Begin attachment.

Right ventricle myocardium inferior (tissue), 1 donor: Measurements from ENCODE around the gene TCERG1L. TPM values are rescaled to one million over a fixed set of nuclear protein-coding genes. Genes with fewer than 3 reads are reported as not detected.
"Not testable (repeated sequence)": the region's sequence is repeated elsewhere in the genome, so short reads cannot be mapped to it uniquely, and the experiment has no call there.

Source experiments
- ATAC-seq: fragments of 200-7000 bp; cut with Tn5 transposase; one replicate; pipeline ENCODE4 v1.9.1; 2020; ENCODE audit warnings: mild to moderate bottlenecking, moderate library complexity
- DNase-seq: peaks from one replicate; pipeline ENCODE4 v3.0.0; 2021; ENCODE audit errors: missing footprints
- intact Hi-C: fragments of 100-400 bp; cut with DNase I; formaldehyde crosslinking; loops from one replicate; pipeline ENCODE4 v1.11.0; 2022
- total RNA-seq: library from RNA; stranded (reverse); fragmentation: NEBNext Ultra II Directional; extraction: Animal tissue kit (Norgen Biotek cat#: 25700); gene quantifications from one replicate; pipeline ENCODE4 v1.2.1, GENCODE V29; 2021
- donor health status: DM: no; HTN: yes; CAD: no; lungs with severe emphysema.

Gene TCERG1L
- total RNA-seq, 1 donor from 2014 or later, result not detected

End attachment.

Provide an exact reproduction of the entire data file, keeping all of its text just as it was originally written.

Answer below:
Right ventricle myocardium inferior (tissue), 1 donor: Measurements from ENCODE around the gene TCERG1L. TPM values are rescaled to one million over a fixed set of nuclear protein-coding genes. Genes with fewer than 3 reads are reported as not detected.
"Not testable (repeated sequence)": the region's sequence is repeated elsewhere in the genome, so short reads cannot be mapped to it uniquely, and the experiment has no call there.

Source experiments
- ATAC-seq: fragments of 200-7000 bp; cut with Tn5 transposase; one replicate; pipeline ENCODE4 v1.9.1; 2020; ENCODE audit warnings: mild to moderate bottlenecking, moderate library complexity
- DNase-seq: peaks from one replicate; pipeline ENCODE4 v3.0.0; 2021; ENCODE audit errors: missing footprints
- intact Hi-C: fragments of 100-400 bp; cut with DNase I; formaldehyde crosslinking; loops from one replicate; pipeline ENCODE4 v1.11.0; 2022
- total RNA-seq: library from RNA; stranded (reverse); fragmentation: NEBNext Ultra II Directional; extraction: Animal tissue kit (Norgen Biotek cat#: 25700); gene quantifications from one replicate; pipeline ENCODE4 v1.2.1, GENCODE V29; 2021
- donor health status: DM: no; HTN: yes; CAD: no; lungs with severe emphysema.

Gene TCERG1L
- total RNA-seq, 1 donor from 2014 or later, result not detected